THE MESSAGE BOARD POINT CHATTER IS NOW CLOSED TO ALL NEW POSTS.
I have recently inherited a small collection of arrowheads from my late Grandfather and don't know what to do with them. I have done some research online but my search has seem to have left me with more questions than answers.
My grandfather spent most of his life on the Great Plains of Eastern NM and West TX. He lived in Roswell, Clovis, Albuquerque, and Amarillo. My grandmother did inform me that he was an avid artifact hunter from around 1950-1970. Although she never joined him on his adventures she assured me that he found each and every one. However, no documentation has been found as to exactly when/where each piece was found.
I have listed a few questions... any answers will be greatly appreciated.
1. Are they worthless with no documentation?
2. What is the best way to go about authentication? (online, private, museum, etc...)
3. Who is the best authenticator? Does it matter?
4. How much should authentication cost?
5. Does the fact that they are framed/mounted (with glue) affect value?
6. If these are real and valuable... will I encounter any legal issues trying to sell these?
Again, I have very little knowledge of arrowheads and artifacts… I am open to any observations/criticism based on what your trained eyes see in my pictures. Thanks again in advance for any replies...
Jason those are some real beauties and if they are authentic they will be very valuable. If it were me who inherited I would hang onto those. Getting them authenticated is mainly realistic if you wanted to sell them. I have a few points that were glued with a jb weld type epoxy best thing I can say is leave them glued. Some glues like jb weld te only way to remove it is by heating is passed it's giving point in heat strenghth but that could damage a 1000.00 point and make it worth a 1.00. If you are local contact dwain Rogers he is a good person and can tell you alot about what you have. I believe on the main page of the website there is a spot for dealers or something that has his information there. Good luck be careful what you do. Do your homework first!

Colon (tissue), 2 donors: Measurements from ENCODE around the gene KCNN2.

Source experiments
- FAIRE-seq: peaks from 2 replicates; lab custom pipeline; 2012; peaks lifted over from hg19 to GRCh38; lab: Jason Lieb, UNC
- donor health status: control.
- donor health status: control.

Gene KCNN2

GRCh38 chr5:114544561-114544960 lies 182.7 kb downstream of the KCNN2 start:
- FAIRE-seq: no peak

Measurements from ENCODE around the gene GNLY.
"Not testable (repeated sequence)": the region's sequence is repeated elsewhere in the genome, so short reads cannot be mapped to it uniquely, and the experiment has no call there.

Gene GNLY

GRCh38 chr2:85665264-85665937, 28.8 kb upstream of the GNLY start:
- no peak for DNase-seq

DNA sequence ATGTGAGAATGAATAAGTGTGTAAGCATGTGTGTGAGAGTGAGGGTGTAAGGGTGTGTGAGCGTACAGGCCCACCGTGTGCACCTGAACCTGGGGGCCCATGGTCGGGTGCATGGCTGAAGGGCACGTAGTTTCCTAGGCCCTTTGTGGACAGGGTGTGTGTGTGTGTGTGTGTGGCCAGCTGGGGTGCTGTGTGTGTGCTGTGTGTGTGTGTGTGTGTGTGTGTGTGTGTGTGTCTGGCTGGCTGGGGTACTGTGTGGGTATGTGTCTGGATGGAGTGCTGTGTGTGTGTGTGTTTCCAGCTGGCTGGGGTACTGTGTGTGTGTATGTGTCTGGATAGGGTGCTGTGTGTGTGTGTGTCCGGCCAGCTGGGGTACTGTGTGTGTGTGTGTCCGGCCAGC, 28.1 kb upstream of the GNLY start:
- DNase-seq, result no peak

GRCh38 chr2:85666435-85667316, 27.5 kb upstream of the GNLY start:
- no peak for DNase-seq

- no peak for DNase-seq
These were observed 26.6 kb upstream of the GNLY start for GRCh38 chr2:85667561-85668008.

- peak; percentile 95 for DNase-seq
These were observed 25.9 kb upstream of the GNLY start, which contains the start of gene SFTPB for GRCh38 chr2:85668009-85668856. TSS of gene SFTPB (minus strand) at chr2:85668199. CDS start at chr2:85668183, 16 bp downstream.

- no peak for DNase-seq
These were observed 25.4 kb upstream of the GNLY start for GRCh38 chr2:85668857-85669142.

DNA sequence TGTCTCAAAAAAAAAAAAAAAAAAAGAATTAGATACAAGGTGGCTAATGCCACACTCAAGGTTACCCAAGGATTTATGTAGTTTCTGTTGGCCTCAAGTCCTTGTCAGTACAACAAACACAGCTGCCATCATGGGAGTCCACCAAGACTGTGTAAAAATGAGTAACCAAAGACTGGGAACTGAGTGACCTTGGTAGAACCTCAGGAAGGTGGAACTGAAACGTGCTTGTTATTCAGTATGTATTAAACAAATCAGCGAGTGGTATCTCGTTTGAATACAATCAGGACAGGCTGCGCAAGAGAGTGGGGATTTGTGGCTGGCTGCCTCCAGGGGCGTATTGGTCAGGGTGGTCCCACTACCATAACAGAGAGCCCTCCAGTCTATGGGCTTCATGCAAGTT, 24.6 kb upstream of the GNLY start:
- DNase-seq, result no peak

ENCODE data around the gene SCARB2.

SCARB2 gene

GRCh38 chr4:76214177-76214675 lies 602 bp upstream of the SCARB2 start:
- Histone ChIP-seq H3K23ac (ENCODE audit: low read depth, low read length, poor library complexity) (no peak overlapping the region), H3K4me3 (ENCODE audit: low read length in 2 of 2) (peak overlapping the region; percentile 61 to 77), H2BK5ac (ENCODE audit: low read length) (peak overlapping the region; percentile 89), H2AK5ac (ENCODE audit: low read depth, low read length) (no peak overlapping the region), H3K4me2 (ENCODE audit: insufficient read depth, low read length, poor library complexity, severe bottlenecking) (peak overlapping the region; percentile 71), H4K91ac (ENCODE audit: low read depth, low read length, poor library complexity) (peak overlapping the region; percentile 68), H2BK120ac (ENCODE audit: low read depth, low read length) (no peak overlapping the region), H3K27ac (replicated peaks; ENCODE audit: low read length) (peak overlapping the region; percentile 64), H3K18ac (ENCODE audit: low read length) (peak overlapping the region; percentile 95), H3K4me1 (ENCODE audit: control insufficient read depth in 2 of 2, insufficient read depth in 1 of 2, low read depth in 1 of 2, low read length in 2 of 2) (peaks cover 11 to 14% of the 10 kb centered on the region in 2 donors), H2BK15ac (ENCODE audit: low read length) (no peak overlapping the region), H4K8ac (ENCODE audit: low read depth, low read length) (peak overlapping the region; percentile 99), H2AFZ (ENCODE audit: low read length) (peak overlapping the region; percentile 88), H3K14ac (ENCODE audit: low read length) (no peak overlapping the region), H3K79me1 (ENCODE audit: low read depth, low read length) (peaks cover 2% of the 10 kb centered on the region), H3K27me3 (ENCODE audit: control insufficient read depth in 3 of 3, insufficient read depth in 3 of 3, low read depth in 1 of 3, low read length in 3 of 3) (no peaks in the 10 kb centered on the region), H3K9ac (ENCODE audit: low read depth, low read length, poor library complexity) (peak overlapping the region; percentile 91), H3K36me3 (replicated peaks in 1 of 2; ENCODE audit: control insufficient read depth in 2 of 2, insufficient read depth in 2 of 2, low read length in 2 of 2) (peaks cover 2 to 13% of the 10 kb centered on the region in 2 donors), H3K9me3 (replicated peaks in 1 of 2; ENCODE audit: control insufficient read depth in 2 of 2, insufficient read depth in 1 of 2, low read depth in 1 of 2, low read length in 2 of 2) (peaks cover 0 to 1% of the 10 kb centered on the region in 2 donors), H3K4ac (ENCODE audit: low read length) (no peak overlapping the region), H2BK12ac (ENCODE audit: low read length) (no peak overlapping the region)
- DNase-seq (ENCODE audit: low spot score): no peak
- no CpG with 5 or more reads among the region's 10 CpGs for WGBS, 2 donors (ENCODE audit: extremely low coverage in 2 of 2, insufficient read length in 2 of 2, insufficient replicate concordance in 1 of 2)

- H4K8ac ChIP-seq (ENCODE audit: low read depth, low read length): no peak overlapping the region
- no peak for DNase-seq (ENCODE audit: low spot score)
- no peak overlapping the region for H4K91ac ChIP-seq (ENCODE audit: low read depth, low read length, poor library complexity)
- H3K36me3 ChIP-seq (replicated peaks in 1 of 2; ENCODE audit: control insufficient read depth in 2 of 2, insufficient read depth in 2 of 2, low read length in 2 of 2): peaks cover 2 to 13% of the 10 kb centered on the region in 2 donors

Here's some thoughts ( just mine ) by your numbers
1..Worthless to me. The examples you show are some of the most expensive of their type, a buyer would have to be very young to put up big money without a professionals inspection.
2..To be of value an authenticator must be able to offer a COA ( certificate of authorisation ). Places
like museums wont.
Look at ads for other 'arrowheads' being offered for sale. MANY quality pieces offer up to 3 different COAs
3..Brent's info covers this nicely.
4..Just a short phone call to several advertising appraisers will get the current fee.
5.Glue might make a $ difference. I would let the buyer do his own removing. Again the examples you are showing are such high $, just give the buyer a small discount.
6..No legal problems that I know of.
I do know that points sold in good faith plainly state " money back guarenteed if they dont rate a COA "...there could be big legal action if the terms are not met.
If your in TX J, you have a golden opportunity..On October 15th there is a quality flint show in Fredericksburg. Take your frames there and just walk
around and show them to the dealers, they may offer $ or give you a free verbal opinion.
Are you in Texas? It looks like you have some nice points, but be prepared, a couple of them look to be modern reproductions. I don't like authenticating by pictures alone, but a couple just jump out at me.
The Cumberland in the fourth photo is a long way from home. The Scottsbluff in the fifth photo is almost too good to be true. The main man in the whole wide world for Scottsbluff is right here in Texas and he will be at the Fritztown Flint Show.